Spectrum sensing, detection and optimisation in cognitive radio for non-stationary primary user signals

Chang, Kevin (2012) Spectrum sensing, detection and optimisation in cognitive radio for non-stationary primary user signals. PhD thesis, Queensland University of Technology.


Cognitive radio is an emerging technology proposing the concept of dynamic spec- trum access as a solution to the looming problem of spectrum scarcity caused by the growth in wireless communication systems. Under the proposed concept, non- licensed, secondary users (SU) can access spectrum owned by licensed, primary users (PU) so long as interference to PU are kept minimal.

Spectrum sensing is a crucial task in cognitive radio whereby the SU senses the spectrum to detect the presence or absence of any PU signal. Conventional spectrum sensing assumes the PU signal as ‘stationary’ and remains in the same activity state during the sensing cycle, while an emerging trend models PU as ‘non-stationary’ and undergoes state changes. Existing studies have focused on non-stationary PU during the transmission period, however very little research considered the impact on spectrum sensing when the PU is non-stationary during the sensing period.

The concept of PU duty cycle is developed as a tool to analyse the performance of spectrum sensing detectors when detecting non-stationary PU signals. New detectors are also proposed to optimise detection with respect to duty cycle ex- hibited by the PU. This research consists of two major investigations. The first stage investigates the impact of duty cycle on the performance of existing detec- tors and the extent of the problem in existing studies. The second stage develops new detection models and frameworks to ensure the integrity of spectrum sensing when detecting non-stationary PU signals.

The first investigation demonstrates that conventional signal model formulated for stationary PU does not accurately reflect the behaviour of a non-stationary PU. Therefore the performance calculated and assumed to be achievable by the conventional detector does not reflect actual performance achieved. Through analysing the statistical properties of duty cycle, performance degradation is proved to be a problem that cannot be easily neglected in existing sensing studies when PU is modelled as non-stationary.

The second investigation presents detectors that are aware of the duty cycle ex- hibited by a non-stationary PU. A two stage detection model is proposed to improve the detection performance and robustness to changes in duty cycle. This detector is most suitable for applications that require long sensing periods. A second detector, the duty cycle based energy detector is formulated by integrat- ing the distribution of duty cycle into the test statistic of the energy detector and suitable for short sensing periods. The decision threshold is optimised with respect to the traffic model of the PU, hence the proposed detector can calculate average detection performance that reflect realistic results.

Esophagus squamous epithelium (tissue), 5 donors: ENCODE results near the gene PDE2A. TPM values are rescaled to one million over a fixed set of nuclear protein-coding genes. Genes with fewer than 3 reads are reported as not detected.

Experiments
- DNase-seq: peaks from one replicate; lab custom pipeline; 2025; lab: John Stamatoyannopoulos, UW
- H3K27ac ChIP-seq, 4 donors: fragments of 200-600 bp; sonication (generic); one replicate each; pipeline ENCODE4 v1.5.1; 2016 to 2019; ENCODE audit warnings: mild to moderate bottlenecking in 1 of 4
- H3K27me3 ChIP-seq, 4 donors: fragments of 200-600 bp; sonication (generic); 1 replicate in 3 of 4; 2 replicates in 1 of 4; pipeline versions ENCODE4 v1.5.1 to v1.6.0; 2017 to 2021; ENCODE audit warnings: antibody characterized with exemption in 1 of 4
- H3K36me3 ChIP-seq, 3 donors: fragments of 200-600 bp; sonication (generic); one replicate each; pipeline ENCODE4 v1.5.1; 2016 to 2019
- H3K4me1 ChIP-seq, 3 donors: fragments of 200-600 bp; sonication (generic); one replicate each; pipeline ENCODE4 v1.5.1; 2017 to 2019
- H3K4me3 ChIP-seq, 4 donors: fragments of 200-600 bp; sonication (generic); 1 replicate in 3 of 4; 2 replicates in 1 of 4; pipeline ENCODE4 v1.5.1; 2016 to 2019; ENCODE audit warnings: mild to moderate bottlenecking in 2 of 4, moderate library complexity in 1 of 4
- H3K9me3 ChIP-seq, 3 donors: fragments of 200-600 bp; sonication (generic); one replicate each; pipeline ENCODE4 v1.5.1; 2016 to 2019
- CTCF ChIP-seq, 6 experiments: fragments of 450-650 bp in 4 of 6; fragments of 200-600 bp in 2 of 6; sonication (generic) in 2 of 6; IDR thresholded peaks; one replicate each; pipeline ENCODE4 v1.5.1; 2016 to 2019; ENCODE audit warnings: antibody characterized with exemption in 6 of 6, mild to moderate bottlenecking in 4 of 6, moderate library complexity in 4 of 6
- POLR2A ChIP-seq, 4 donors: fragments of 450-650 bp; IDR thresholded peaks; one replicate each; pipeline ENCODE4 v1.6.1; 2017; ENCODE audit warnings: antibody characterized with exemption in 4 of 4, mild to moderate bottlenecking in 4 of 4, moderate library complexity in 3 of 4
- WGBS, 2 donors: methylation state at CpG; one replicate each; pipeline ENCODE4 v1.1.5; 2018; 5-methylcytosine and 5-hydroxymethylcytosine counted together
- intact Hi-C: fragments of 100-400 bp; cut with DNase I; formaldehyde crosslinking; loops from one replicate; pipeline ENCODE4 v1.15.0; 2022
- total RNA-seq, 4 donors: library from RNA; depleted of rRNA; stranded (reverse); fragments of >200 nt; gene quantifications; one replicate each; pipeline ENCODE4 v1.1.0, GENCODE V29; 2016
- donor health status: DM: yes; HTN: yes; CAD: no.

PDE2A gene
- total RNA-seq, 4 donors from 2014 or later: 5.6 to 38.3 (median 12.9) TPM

A detection framework for the application of spectrum sensing optimisation is proposed to provide clear guidance on the constraints on sensing and detection model. Following this framework will ensure the signal model accurately reflects practical behaviour while the detection model implemented is also suitable for the desired detection assumption. Based on this framework, a spectrum sensing optimisation algorithm is further developed to maximise the sensing efficiency for non-stationary PU. New optimisation constraints are derived to account for any PU state changes within the sensing cycle while implementing the proposed duty cycle based detector.

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ID Code: 54728
Item Type: QUT Thesis (PhD)
Supervisor: Senadji, Bouchra & Jayalath, Dhammika
Keywords: cognitive radio, spectrum sensing, detectors, energy detector, primary user duty, cycle, spectrum sensing optimisation, sensing efficiency, primary user traffic, non-, stationary primary user, detection framework
Divisions: Current > QUT Faculties and Divisions > Science & Engineering Faculty
Institution: Queensland University of Technology
Deposited On: 12 Nov 2012 02:00
Last Modified: 03 Sep 2015 11:16

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